Children from Glenarm P.S. and St. John's Carnlough have researched Straidkilly Clachan. Below we have presented some of their work.
I Interviewed My Dad
Lying on the hillside above the coast of Glenarm is the village of Straidkilly. Most people call it the ‘Slipping Village.’ The slipping of the village is because of the rock structure of the area.
I interviewed my dad and he told me the chalk cliffs lie on soft clay. During very wet weather, regular streams of mud may be seen sliding down on top of the Coast Road. At one time workmen were employed solely to keep this part of the road clear. These workmen were known as slipmen and my dad was one of them when he was younger.
By Philip (Glenarm P.S.)
Francisan Friary and Straidkilly in the 1400s
In a magazine called The Glynns in 1987 a man called Hector Mac Donald gave a lot of interesting information about Straidkilly. For instance in 1445 the Franciscans were granted permission to build a church in Seraide Kaill. This permission came from the Pope. Hector also suggested that the 'killy' part in Straidkilly could refer to 'cill' meaning church, instead of 'coill' meaning wood.
By Ciaran and Gerard (St. John's, Carnlough)
Meta McKillop was born and reared on a farm two miles above Carnlough. She had to walk to school because they had no cars 66 years ago. All the cooking was done in an old stove. There was no electricity and no water in the house. Water was brought from a nearby stream. There were no coals for the fire or the cooker. Turf was cut and harvested from their own mountain.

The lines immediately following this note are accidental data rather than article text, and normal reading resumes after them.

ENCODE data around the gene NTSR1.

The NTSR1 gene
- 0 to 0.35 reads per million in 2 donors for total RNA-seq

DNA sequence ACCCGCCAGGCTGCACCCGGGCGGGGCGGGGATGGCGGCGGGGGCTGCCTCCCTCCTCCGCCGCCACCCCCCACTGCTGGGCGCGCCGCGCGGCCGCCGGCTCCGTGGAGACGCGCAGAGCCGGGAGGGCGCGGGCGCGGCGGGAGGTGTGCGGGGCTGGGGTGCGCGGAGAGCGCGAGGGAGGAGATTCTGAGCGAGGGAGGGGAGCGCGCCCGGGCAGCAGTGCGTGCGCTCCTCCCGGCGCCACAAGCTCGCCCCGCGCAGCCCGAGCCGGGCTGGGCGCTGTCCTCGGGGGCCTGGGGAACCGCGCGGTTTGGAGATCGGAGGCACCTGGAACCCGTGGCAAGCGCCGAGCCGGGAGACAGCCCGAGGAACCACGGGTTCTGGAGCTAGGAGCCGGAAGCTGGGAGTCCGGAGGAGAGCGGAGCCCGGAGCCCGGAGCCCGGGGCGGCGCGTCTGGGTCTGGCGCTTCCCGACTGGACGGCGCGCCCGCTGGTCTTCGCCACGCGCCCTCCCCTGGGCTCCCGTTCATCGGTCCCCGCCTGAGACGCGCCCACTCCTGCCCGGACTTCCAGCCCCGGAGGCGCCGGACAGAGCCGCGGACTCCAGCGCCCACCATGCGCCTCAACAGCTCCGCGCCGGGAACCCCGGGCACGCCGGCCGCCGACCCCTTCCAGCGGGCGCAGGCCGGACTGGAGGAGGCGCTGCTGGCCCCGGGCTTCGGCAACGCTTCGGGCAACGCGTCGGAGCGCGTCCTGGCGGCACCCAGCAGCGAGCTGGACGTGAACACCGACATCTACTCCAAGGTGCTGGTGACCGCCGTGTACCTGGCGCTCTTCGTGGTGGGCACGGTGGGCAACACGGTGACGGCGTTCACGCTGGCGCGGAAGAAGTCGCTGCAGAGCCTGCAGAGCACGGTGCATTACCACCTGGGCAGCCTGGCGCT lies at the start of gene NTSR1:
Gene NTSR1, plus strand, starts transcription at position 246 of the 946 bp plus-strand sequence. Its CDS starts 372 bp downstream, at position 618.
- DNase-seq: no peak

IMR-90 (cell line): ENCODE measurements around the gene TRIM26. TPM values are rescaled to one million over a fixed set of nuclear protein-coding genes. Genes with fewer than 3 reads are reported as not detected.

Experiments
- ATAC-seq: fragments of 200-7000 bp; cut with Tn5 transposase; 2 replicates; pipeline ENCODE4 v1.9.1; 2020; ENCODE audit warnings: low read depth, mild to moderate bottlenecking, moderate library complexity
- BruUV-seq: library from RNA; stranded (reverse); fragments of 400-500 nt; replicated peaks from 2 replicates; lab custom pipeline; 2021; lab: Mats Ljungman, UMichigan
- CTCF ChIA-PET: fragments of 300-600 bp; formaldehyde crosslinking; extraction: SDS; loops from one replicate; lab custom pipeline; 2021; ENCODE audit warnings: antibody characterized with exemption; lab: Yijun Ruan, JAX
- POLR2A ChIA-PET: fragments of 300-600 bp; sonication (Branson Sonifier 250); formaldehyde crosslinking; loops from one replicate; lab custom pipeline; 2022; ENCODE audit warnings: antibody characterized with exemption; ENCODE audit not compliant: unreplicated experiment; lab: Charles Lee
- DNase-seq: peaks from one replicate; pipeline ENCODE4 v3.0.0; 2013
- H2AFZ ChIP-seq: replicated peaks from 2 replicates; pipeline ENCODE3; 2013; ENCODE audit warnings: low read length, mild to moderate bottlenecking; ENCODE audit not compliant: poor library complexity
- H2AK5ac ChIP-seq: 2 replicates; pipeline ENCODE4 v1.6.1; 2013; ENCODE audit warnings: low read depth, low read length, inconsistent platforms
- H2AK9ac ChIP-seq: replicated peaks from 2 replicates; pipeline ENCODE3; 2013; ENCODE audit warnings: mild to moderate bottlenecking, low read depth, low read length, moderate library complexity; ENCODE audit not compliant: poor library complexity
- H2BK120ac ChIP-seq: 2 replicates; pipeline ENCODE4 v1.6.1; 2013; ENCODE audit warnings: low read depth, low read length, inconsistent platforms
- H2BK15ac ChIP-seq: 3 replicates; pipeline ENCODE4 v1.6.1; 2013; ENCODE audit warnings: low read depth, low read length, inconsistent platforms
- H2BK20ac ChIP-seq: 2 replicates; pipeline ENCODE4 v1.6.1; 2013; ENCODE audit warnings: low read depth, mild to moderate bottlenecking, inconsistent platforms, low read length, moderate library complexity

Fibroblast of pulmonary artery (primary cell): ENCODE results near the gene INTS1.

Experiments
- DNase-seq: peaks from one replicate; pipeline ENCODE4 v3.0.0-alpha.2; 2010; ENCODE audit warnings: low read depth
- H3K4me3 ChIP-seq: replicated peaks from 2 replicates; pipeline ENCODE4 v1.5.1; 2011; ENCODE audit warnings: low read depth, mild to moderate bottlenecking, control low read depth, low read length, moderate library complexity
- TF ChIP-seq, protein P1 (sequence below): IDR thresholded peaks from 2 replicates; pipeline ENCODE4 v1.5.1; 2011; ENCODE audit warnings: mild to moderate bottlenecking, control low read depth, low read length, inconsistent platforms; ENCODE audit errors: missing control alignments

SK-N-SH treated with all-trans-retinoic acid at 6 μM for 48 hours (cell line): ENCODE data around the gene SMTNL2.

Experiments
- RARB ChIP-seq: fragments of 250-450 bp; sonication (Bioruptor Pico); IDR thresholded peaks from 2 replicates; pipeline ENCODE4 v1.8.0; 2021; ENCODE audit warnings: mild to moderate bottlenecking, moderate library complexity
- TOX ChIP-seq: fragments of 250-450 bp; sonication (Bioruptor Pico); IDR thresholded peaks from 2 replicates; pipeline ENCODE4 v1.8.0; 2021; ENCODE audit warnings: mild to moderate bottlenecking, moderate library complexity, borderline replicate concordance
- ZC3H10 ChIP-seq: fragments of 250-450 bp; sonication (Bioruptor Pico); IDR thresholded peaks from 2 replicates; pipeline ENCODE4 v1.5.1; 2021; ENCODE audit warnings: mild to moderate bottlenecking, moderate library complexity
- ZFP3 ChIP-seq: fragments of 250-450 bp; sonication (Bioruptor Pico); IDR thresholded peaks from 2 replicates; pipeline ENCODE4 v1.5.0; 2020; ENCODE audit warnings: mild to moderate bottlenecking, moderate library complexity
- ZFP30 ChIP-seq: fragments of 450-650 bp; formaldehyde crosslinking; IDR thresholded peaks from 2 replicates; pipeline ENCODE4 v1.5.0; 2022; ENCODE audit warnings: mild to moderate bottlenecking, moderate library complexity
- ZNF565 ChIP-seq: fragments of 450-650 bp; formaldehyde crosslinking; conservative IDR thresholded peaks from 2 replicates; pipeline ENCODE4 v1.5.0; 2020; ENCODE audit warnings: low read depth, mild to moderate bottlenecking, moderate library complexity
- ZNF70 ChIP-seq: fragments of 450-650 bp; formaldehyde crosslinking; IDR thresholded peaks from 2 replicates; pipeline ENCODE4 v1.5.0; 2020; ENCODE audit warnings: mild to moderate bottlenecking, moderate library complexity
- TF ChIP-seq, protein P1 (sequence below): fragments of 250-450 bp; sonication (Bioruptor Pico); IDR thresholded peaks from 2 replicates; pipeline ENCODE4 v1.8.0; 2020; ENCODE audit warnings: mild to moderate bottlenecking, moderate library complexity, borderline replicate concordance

Meta’s mother baked all the bread and their own cows supplied the milk and the butter. A pig was killed each winter and most of it was cured with salt. This supplied the family with bacon and ham all winter. They grew all their own fruit and vegetables. Jam was made and fruit was bottled. Every Sunday Meta’s mother killed a chicken and made a pot of vegetable broth. Their own potatoes were used every day for dinner.
By Paul (Glenarm P.S.)
Mass Rock at Straidkilly
This is a piece from the book of Diocese of Down and Connor by Rev. J. O'Laverty which was published in 1878. It mentions the existence of a mass rock at Straidkilly. "Mass was celebrated on a sheltered stone at the 'Priest's Knowe' near Straidkilly. The spot is between the old and new roads from Glenarm to Cushendall, bounded by the old road, and a few perches off the new cutting".
By Shane and Ryan (St. John's Carnlough)
Toys and Games
In Straidkilly, children went into the woods (which is now a nature reserve) to get sticks to make kites. They collected Hazelnuts and played with conkers. They got old bicycle wheels and took the spokes out. They rolled it down the hill and chased it.
By Megan (Glenarm P.S.)
Bayview houses are built on a horses’ graveyard.
The horses were used for pulling limestone carts from the quarry.
When knackered the horses were shot and buried at Straidkilly.
By Shelley (Glenarm P.S.)